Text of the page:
But after the last trip, I was convinced that an RV is probably the better way to go. A class B RV will look like a van that can be parked on our driveway. It'll allow the kids to move around in the back, distract them from long drives. And, the thought of having a shower/toilet built-in will make boondocking possible. The trailer camper was always meant to be a stepping stone towards an RV in the later future (we're not getting any younger), so I asked myself, why not skip the middle step and just go directly to an RV?
The major deterrent is obviously the price, about 100k. They don't depreciate that fast so it'll likely keep its value for a while. Another fear is that it'll end up sitting in my driveway not used, but knowing us, I think we'll put it to good use. Having an RV means you can plan trips that go further, longer, and in seasons where you wouldn't dare with tents. The RV industry has gone through some technology update in recent years, with solar and lithium battery, some RV makers are moving towards a no-propane and no-generator design. I've found the Hymer Aktiv to be the one for us. Time to save some money, quick.
So what does this has to do with Photography? Well, it means no more new lenses, no more M10, and no more new gears. Plus, some people have often suggested that instead of a piece of new gear, people should invest the money on trips to make new memories. That's my main goal here. New RV so we can take more trips to make new memories... That's my excuse, and I'm sticking to it.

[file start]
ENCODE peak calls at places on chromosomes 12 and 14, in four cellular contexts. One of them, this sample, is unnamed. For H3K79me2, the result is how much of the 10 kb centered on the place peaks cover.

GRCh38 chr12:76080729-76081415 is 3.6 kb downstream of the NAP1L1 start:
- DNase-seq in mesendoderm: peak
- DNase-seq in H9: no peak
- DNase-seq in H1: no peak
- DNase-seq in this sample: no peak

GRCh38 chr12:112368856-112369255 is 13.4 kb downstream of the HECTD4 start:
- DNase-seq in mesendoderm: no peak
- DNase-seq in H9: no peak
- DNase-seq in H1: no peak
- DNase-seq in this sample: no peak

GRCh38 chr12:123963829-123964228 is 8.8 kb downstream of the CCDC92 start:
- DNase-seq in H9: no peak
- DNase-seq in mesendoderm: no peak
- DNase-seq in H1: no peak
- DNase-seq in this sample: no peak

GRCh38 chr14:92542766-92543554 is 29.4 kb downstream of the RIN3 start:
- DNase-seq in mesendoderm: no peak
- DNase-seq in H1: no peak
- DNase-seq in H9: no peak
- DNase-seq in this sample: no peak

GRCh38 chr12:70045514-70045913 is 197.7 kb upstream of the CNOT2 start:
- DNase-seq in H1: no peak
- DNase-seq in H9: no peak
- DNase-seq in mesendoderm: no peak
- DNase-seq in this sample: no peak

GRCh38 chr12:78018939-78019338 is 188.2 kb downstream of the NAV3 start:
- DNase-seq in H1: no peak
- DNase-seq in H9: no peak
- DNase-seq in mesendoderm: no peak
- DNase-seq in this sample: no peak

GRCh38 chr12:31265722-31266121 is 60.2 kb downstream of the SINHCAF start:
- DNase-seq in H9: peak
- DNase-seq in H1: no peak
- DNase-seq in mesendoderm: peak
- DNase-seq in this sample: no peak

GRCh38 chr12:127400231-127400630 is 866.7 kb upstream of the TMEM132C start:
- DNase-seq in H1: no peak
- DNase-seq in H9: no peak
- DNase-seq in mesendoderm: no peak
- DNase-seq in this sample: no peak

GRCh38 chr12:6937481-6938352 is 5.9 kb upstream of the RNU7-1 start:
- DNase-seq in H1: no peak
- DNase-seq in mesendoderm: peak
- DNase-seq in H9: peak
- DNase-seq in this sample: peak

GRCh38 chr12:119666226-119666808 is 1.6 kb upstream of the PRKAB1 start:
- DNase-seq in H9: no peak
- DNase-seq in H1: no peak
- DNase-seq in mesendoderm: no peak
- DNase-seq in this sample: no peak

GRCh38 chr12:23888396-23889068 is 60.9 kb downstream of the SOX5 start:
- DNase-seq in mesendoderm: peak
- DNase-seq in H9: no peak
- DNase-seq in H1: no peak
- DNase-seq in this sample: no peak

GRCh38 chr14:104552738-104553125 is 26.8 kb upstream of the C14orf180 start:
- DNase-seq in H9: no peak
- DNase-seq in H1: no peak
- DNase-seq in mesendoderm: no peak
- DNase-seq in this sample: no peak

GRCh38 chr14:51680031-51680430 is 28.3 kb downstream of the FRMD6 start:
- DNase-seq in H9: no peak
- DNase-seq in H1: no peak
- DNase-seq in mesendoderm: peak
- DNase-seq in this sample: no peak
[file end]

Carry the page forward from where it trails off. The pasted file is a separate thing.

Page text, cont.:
What an idyllic place for camping and fishing! I got invited to go RV camping with my friends to this central California location near Mammoth Lakes. The campground is in the middle of a plain that's surrounded by snow-peaked mountains. Being about 7000 feet above sea level, it was hot during the day time as the sun shines directly down, and yet chilly at night. The ever-bending Owens River provided plenty of places for fishes to hide and for the fishermen to cast their lines. There's also an off-road track that we took advantage of. Besides the swarms of mosquitos and blood sucking flies, it was a great weekend.
It was the first time I took my son fishing, so he had a blast. While I don't feel the same attraction for fishing, it was a wonder to see how many kids can concentrate and stay quiet while patiently waiting, whom might be considered over-active or hyper in normal settings. Patience as a virtue is often awarded in fishing, as long as the river is well stocked ;-)
With such an expansive landscape, I saw no desire of switching lenses from the WATE. I heard someone said that landscape photography is basically photographing weather. It felt true here. The land is beautiful all day long, but you really need to wait for the right light and cloud formations to kick it up a notch. Ultimately, I'm just glad to be able to take the camera out again, after being a bit stagnant lately. For the whole set of images, [CLICK HERE].
My Journey into Leica...
A path not to be taken lightly, not without reservations, and not without dedication, but the results can be sweet, OH SO SWEET! This is a documentation of my trials and tribulations into the world of Leica Rangefinder Photography, and I hope you'll enjoy coming along with me.